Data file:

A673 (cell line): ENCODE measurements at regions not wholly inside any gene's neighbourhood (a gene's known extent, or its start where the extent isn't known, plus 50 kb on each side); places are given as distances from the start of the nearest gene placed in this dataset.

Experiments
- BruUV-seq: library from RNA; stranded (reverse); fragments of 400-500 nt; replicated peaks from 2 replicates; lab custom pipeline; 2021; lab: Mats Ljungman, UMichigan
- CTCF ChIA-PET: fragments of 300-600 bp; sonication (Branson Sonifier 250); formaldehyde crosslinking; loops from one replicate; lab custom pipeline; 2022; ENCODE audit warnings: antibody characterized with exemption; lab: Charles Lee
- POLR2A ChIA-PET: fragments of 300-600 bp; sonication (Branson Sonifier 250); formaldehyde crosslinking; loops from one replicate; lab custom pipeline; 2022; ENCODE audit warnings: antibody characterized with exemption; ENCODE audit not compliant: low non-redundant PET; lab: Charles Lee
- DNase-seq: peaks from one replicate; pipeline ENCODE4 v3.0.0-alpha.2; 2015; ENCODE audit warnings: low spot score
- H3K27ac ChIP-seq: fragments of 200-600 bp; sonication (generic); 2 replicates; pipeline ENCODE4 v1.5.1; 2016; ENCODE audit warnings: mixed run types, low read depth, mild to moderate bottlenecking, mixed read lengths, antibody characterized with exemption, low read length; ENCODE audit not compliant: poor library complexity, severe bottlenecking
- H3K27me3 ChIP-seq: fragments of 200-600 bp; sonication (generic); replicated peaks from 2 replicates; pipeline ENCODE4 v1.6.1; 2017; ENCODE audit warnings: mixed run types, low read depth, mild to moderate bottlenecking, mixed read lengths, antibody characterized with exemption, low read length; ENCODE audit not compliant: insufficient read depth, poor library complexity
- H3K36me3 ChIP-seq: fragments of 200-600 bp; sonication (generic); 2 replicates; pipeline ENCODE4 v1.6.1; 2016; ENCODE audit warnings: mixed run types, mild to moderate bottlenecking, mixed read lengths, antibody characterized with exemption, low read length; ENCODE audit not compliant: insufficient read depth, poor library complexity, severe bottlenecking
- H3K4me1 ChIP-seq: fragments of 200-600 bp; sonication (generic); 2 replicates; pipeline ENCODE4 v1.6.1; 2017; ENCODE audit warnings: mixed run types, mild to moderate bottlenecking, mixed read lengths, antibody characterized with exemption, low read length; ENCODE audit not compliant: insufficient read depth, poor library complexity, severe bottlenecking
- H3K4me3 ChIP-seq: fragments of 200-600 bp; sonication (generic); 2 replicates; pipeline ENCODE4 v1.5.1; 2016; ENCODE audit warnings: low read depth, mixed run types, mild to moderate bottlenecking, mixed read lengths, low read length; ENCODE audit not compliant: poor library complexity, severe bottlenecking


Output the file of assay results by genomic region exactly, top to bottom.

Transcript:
A673 (cell line): ENCODE measurements at regions not wholly inside any gene's neighbourhood (a gene's known extent, or its start where the extent isn't known, plus 50 kb on each side); places are given as distances from the start of the nearest gene placed in this dataset.

Experiments
- BruUV-seq: library from RNA; stranded (reverse); fragments of 400-500 nt; replicated peaks from 2 replicates; lab custom pipeline; 2021; lab: Mats Ljungman, UMichigan
- CTCF ChIA-PET: fragments of 300-600 bp; sonication (Branson Sonifier 250); formaldehyde crosslinking; loops from one replicate; lab custom pipeline; 2022; ENCODE audit warnings: antibody characterized with exemption; lab: Charles Lee
- POLR2A ChIA-PET: fragments of 300-600 bp; sonication (Branson Sonifier 250); formaldehyde crosslinking; loops from one replicate; lab custom pipeline; 2022; ENCODE audit warnings: antibody characterized with exemption; ENCODE audit not compliant: low non-redundant PET; lab: Charles Lee
- DNase-seq: peaks from one replicate; pipeline ENCODE4 v3.0.0-alpha.2; 2015; ENCODE audit warnings: low spot score
- H3K27ac ChIP-seq: fragments of 200-600 bp; sonication (generic); 2 replicates; pipeline ENCODE4 v1.5.1; 2016; ENCODE audit warnings: mixed run types, low read depth, mild to moderate bottlenecking, mixed read lengths, antibody characterized with exemption, low read length; ENCODE audit not compliant: poor library complexity, severe bottlenecking
- H3K27me3 ChIP-seq: fragments of 200-600 bp; sonication (generic); replicated peaks from 2 replicates; pipeline ENCODE4 v1.6.1; 2017; ENCODE audit warnings: mixed run types, low read depth, mild to moderate bottlenecking, mixed read lengths, antibody characterized with exemption, low read length; ENCODE audit not compliant: insufficient read depth, poor library complexity
- H3K36me3 ChIP-seq: fragments of 200-600 bp; sonication (generic); 2 replicates; pipeline ENCODE4 v1.6.1; 2016; ENCODE audit warnings: mixed run types, mild to moderate bottlenecking, mixed read lengths, antibody characterized with exemption, low read length; ENCODE audit not compliant: insufficient read depth, poor library complexity, severe bottlenecking
- H3K4me1 ChIP-seq: fragments of 200-600 bp; sonication (generic); 2 replicates; pipeline ENCODE4 v1.6.1; 2017; ENCODE audit warnings: mixed run types, mild to moderate bottlenecking, mixed read lengths, antibody characterized with exemption, low read length; ENCODE audit not compliant: insufficient read depth, poor library complexity, severe bottlenecking
- H3K4me3 ChIP-seq: fragments of 200-600 bp; sonication (generic); 2 replicates; pipeline ENCODE4 v1.5.1; 2016; ENCODE audit warnings: low read depth, mixed run types, mild to moderate bottlenecking, mixed read lengths, low read length; ENCODE audit not compliant: poor library complexity, severe bottlenecking